WASHINGTON (Reuters) – The jobs outlook is growing dimmer and dimmer for the U.S. public sector.
Federal employment data released on Friday shows that state and local governments are shedding thousands of jobs even as Republican political leaders say more layoffs are on the way.
WASHINGTON (Reuters) – Counties across the United State are still reeling from the effects of the recession, slammed by declining aid from state governments and lower tax revenues, according to a survey by the National Association of Counties released on Thursday.
Almost one-quarter of the 500 counties surveyed said they have laid off workers, with all counties of populations topping 1 million having eliminated jobs, the study found. Counties are also reorganizing, delaying projects and using reserves.
WASHINGTON, March 1 (Reuters) – The costs to U.S. states of
the Medicaid insurance program for the poor will grow by
hundreds of billions of dollars under the healthcare law passed
last year, according to a report released by Republicans in the
Senate and House of Representatives on Tuesday.
“This law, because of Medicaid expansions, has put a strain
on state budgets,” Senator Orrin Hatch, one of the report’s
sponsors, told a meeting of hospital administrators on Tuesday.
“Medicaid expansions threaten to bankrupt the states.”
WASHINGTON (Reuters) – President Barack Obama extended an olive branch on Monday to U.S. states struggling to implement his healthcare law, offering support for a proposal that would give them some flexibility in carrying out its key parts.
Obama’s signature healthcare reform plan aims to lower costs and extend coverage to millions of uninsured Americans, but the controversial law has divided Democrats and Republicans and handed states — more than half of which are suing over its constitutionality — a handful of bureaucratic challenges.
WASHINGTON (Reuters) – Rising oil prices could trample prospects for economic recovery in many states, three governors warned on Sunday, as a leading economist said they also threaten the country’s economic comeback.
“Oil prices — I hope don’t go any higher,” said Indiana Governor Mitch Daniels, a possible contender for the Republican presidential nomination in 2012. “But everywhere now one hears there’s more than a minor risk they’re going to go a lot higher.”
WASHINGTON (Reuters) – Governors of U.S. states see a new threat to their fragile budget and economic situations: the federal government.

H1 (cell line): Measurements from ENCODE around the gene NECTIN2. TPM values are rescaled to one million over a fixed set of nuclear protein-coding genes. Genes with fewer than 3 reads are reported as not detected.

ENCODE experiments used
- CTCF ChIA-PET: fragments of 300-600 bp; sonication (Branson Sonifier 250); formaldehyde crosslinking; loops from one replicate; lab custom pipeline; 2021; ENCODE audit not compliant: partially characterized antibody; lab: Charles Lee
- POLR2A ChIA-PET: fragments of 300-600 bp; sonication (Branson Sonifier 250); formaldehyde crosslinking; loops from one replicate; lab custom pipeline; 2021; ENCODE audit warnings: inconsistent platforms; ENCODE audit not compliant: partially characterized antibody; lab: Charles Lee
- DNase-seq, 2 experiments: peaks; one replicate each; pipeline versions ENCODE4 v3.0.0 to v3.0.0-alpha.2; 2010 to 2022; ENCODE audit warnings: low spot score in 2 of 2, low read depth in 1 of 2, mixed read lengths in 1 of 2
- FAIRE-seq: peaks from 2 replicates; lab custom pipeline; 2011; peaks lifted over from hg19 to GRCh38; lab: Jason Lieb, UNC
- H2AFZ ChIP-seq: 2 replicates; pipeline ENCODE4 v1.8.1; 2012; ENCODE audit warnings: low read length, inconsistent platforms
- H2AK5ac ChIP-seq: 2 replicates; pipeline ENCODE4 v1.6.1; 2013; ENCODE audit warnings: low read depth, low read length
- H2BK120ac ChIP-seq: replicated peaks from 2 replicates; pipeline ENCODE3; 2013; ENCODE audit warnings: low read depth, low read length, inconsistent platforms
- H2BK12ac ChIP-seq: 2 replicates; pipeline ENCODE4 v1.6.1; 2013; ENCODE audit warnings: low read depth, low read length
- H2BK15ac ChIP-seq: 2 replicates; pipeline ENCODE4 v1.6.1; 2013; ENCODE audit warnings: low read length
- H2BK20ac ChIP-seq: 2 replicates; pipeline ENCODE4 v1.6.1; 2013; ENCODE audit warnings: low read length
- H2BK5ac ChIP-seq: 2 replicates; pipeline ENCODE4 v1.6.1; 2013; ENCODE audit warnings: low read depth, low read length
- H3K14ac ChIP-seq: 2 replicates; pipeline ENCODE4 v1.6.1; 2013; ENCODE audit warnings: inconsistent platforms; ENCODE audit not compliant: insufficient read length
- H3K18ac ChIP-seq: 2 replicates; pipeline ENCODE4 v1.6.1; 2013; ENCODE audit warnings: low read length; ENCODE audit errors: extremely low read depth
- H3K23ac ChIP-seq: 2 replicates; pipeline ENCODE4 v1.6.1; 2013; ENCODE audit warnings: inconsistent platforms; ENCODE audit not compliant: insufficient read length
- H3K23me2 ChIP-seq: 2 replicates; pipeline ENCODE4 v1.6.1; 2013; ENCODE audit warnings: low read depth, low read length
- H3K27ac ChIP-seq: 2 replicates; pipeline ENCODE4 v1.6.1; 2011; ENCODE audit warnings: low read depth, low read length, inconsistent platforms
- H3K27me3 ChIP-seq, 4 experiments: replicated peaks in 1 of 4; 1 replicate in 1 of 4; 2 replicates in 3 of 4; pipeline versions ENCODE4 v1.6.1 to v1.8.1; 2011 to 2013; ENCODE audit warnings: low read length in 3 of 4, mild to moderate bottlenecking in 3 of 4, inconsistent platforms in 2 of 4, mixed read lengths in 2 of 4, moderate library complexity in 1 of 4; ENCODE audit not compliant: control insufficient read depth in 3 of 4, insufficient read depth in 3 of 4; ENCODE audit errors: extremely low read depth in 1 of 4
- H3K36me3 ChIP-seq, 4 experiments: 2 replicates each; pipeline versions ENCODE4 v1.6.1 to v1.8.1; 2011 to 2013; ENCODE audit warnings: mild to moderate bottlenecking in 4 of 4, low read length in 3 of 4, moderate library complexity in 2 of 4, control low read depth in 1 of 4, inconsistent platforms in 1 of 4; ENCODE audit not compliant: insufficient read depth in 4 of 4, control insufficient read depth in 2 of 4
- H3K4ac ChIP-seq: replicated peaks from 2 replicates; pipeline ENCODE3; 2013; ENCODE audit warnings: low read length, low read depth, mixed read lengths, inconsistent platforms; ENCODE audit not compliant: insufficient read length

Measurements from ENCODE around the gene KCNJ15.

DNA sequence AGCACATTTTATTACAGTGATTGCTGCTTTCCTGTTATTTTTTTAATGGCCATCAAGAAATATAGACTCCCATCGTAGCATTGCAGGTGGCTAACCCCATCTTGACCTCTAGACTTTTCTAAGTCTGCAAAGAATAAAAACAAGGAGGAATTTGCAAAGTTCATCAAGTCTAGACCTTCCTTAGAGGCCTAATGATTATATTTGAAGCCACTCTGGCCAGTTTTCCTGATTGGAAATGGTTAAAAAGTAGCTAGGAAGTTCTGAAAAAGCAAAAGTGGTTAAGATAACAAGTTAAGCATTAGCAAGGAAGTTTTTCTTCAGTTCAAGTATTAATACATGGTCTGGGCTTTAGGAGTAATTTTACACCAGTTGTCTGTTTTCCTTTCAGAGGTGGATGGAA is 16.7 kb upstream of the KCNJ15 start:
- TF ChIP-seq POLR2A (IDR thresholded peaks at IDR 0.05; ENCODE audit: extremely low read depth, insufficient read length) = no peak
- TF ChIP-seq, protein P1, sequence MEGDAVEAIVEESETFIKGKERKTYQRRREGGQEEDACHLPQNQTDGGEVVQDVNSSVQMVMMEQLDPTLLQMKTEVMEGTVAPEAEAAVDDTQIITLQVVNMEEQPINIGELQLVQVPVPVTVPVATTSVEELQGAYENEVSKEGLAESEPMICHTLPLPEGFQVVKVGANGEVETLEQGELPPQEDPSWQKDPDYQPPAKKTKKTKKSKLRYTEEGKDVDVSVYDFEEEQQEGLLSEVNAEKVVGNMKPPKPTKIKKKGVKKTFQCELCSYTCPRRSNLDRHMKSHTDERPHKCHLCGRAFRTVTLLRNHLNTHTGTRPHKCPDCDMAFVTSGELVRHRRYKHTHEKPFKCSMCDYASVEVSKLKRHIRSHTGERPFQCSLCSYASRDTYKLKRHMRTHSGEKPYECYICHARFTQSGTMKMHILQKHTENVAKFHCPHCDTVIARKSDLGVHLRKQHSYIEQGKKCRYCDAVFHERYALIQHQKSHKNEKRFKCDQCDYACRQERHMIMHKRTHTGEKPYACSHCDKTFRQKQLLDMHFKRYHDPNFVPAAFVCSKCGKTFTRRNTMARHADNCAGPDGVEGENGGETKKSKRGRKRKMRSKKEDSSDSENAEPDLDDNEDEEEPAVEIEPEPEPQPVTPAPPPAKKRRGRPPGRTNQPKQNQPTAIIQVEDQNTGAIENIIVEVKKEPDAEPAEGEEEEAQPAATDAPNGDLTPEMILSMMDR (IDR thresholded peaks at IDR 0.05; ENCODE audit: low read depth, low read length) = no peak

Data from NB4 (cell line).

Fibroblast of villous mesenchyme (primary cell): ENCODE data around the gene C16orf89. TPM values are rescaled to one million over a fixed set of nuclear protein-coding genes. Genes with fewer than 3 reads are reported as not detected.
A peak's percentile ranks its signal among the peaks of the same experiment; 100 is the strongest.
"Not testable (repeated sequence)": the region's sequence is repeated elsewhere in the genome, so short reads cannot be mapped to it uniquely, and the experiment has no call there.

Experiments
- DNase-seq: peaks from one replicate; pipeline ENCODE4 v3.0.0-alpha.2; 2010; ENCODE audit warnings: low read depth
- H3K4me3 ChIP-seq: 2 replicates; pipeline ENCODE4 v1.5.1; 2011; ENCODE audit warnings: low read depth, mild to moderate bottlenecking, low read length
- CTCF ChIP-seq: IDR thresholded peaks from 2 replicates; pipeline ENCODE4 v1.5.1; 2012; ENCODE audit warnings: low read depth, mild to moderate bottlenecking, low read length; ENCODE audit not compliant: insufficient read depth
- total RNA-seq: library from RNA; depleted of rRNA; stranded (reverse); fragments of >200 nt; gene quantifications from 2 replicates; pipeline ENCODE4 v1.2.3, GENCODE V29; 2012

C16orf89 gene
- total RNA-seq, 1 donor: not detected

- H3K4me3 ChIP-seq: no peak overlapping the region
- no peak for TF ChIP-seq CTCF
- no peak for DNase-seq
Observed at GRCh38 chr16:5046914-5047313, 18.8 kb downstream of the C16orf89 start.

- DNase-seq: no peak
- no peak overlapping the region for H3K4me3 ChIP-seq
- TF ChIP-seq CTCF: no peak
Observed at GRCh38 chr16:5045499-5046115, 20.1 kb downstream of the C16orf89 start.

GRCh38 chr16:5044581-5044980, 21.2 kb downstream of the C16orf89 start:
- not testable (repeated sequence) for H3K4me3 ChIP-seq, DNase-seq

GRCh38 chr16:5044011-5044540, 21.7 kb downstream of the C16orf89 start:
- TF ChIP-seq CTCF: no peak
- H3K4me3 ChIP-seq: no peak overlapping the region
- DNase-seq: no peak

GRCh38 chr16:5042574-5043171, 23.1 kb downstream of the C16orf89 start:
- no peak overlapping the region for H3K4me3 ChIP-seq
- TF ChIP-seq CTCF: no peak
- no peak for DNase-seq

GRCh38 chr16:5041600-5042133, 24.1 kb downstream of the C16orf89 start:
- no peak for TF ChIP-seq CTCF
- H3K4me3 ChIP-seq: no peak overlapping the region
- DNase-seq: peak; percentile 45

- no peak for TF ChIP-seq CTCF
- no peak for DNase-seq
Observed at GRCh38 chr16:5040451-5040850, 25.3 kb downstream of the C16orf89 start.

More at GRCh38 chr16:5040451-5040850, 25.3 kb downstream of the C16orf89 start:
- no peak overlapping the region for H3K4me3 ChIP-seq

On Saturday, governors from across the country warned that federal budget cuts and a government shutdown could hurt states’ slow economic recovery and said suggestions to allow states to declare bankruptcy damaged their ability to borrow.
WASHINGTON (Reuters) – State governors and their Chinese counterparts agreed on Saturday to strengthen ties between their local governments and increase economic opportunities, as states seek help for their hefty budget struggles.
“Expanding exports is key to our economic recovery,” said Washington Governor Christine Gregoire, who chairs the National Governors Association, before signing the accord along with Chinese officials and Nebraska Governor Dave Heineman.
WASHINGTON, Feb 25 (Reuters) – As the U.S. Congress
frantically negotiates budget and spending measures to avoid a
federal shutdown, residents of the U.S. capital wonder if their
own government will have to come screeching to a halt.
Washington, D.C., is in the unique position of being a city
without a state, and its budget is tied to the federal
government. Like many states, it also faces the threat that a
prolonged shutdown could damage its tenuous fiscal situation.
WASHINGTON (Reuters) – The federal government on Thursday announced funding to help states evaluate health insurance rates and run preventive medicine programs, just as many state officials worry they cannot afford to carry out reforms included in the massive healthcare law.
Starting in August, states can apply for three-year grants worth $3 million to create or enhance their reviews of the premiums health insurance companies charge, said Steve Larsen, director of the Health and Human Services Center for Consumer Information and Insurance Oversight.
WASHINGTON, Feb 24 (Reuters) – The federal government on
Thursday announced funding to help U.S. states evaluate health
insurance rates and run preventive medicine programs, just as
many state officials worry they cannot afford to carry out
reforms included in the massive healthcare law.
Starting in August, states can apply for three-year grants
worth $3 million to create or enhance their reviews of the
premiums health insurance companies charge, said Steve Larsen,
director of the Health and Human Services Center for Consumer
Information and Insurance Oversight.